Movable points

Movable points can be dragged around the coordinate plane, or moved via the keyboard. They're the cornerstone of lots of interactions.

They can be unconstrained (allowed to move freely), constrained horizontally or vertically, or constrained to an arbitrary function. This example constrains movement horizontally:

import { Mafs, Plot, Point, Coordinates, useMovablePoint } from "mafs" import range from "lodash/range" function PointsAlongFunction() { const fn = (x: number) => (x / 2) ** 2 const sep = useMovablePoint([1, 0], { constrain: "horizontal", }) const n = 10 const points = sep.x != 0 ? range(-n * sep.x, (n + 0.5) * sep.x, sep.x) : [] return ( <Mafs viewBox={{ x: [0, 0], y: [-1.3, 4.7] }} > <Coordinates.Cartesian /> <Plot.OfX y={fn} opacity={0.25} /> {, index) => ( <Point x={x} y={fn(x)} key={index} /> ))} {sep.element} </Mafs> ) }


Beyond constraining horizontally or vertically, points can also be constrained to arbitrary paths. This is done by passing a function to constrain. The function is expected to take a point (x, y), which is where the user is trying to move to, and to return a new point, (x', y'), which is where the point should actually go.

To demonstrate this, imagine constraining a point to "snap" to the nearest whole number point. We take where the user is trying to move to, and round it to the nearest whole number.

useMovablePoint([0, 0], { constrain: ([x, y]) => [Math.round(x), Math.round(y)] })

Another common use case is to constrain motion to be circular—vec.withMag comes in handy there.

useMovablePoint([0, 0], { // Constrain `point` to move in a circle of radius 1 constrain: (point) => vec.withMag(point, 1) })

You can also constrain a point to follow a straight line by setting constrain to "horizontal" or "vertical".

Mafs may call constrain more than once when the user moves a point using the arrow keys, so it should be side-effect free.

Transformations and constraints

When wrapping a Movable Point in a Transform, the point will be transformed too. However, your constrain function will be passed the untransformed point, and its return value will be transformed back into the currently applied transform. In other words, Mafs takes care of the math for you.

Let's see a more complex example where we combine more interesting constraint functions with transforms. On the left, we have a point that can only move in whole-number increments within a square, and on the right, a point that can only move in π/16 increments in a circle.

import { Mafs, Transform, Vector, Coordinates, useMovablePoint, Circle, Polygon, vec, Theme } from "mafs" import clamp from "lodash/clamp" function SnapPoint() { return ( <Mafs viewBox={{ x: [-8, 8], y: [-2, 2] }}> <Coordinates.Cartesian xAxis={{ labels: false, axis: false }} /> <Transform translate={[-3, 0]}> <Grid /> </Transform> <Transform translate={[3, 0]}> <Radial /> </Transform> </Mafs> ) } function Grid() { const gridMotion = useMovablePoint([1, 1], { // Constrain this point to whole numbers inside of a rectangle constrain: ([x, y]) => [ clamp(Math.round(x), -2, 2), clamp(Math.round(y), -2, 2), ], }) return ( <> <Vector tail={[0, 0]} tip={gridMotion.point} /> <Polygon points={[[-2, -2], [2, -2], [2, 2], [-2, 2]]} color={} /> {gridMotion.element} </> ) } function Radial() { const radius = 2 const radialMotion = useMovablePoint([0, radius], { // Constrain this point to specific angles from the center constrain: (point) => { const angle = Math.atan2(point[1], point[0]) const snap = Math.PI / 16 const roundedAngle = Math.round(angle / snap) * snap return vec.rotate([radius, 0], roundedAngle) }, }) return ( <> <Circle center={[0, 0]} radius={radius} color={} fillOpacity={0} /> <Vector tail={[0, 0]} tip={radialMotion.point} /> {radialMotion.element} </> ) }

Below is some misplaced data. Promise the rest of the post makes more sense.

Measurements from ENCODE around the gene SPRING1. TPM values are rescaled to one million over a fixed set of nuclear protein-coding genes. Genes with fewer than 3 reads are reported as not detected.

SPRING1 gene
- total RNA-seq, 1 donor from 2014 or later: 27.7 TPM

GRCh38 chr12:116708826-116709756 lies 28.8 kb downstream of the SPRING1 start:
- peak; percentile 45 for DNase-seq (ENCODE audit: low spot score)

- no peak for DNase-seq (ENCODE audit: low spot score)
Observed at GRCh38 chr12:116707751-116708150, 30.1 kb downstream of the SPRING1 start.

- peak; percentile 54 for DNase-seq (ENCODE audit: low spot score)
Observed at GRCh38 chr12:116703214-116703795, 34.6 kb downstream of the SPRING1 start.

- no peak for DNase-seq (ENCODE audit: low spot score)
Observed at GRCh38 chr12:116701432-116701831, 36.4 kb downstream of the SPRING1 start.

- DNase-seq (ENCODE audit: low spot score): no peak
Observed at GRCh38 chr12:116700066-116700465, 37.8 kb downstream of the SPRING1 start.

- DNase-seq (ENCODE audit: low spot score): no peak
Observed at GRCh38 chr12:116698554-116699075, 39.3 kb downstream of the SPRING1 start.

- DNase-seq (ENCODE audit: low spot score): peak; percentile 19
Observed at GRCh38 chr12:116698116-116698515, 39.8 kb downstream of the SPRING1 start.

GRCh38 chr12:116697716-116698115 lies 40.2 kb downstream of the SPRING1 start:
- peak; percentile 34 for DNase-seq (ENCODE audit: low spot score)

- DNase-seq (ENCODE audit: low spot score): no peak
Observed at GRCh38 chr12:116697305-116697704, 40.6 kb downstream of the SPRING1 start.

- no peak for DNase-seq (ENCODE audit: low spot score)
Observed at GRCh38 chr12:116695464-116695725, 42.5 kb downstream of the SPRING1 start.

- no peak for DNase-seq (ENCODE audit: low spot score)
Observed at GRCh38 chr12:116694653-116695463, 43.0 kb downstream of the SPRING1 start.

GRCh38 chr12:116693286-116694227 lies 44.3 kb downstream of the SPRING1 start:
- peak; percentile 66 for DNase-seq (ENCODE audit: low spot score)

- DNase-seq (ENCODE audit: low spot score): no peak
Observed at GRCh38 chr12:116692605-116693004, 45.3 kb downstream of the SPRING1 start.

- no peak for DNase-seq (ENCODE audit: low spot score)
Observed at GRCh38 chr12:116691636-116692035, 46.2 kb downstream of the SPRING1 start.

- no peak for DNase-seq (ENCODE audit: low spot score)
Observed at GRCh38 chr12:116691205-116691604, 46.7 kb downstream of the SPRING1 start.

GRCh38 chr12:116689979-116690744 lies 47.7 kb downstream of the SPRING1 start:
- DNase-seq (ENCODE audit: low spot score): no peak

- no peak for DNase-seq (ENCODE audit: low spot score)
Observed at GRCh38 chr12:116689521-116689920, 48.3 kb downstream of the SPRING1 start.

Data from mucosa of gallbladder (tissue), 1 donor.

the following section isAdvanced
Using MovablePoint directly

useMovablePoint is a hook that helps you instantiate and manage the state of aMovablePoint. However, if need be, you can also use MovablePoint directly. This can be useful if you need to work with a dynamic number of movable points (since the React "rules of hooks" ban you from dynamically calling hooks).

import { Mafs, Coordinates, MovablePoint, useMovablePoint, Line, Theme, vec } from "mafs" import range from "lodash/range" function DynamicMovablePoints() { const start = useMovablePoint([-3, -1]) const end = useMovablePoint([3, 1]) function shift(shiftBy: vec.Vector2) { start.setPoint(vec.add(start.point, shiftBy)) end.setPoint(vec.add(end.point, shiftBy)) } const length = vec.dist(start.point, end.point) const betweenPoints = range(1, length - 0.5, 1).map((t) => vec.lerp(start.point, end.point, t / length) ) return ( <Mafs> <Coordinates.Cartesian /> <Line.Segment point1={start.point} point2={end.point} /> {start.element} {, i) => ( <MovablePoint key={i} point={point} color={} onMove={(newPoint) => { shift(vec.sub(newPoint, point)) }} /> ))} {end.element} </Mafs> ) }


<MovablePoint ... />

The current position [x, y] of the point.


A callback that is called as the user moves the point.

(point: Vector2) => void

Constrain the point to only horizontal movement, vertical movement, or mapped movement.

In mapped movement mode, you must provide a function that maps the user's mouse position [x, y] to the position the point should "snap" to.

(point) => point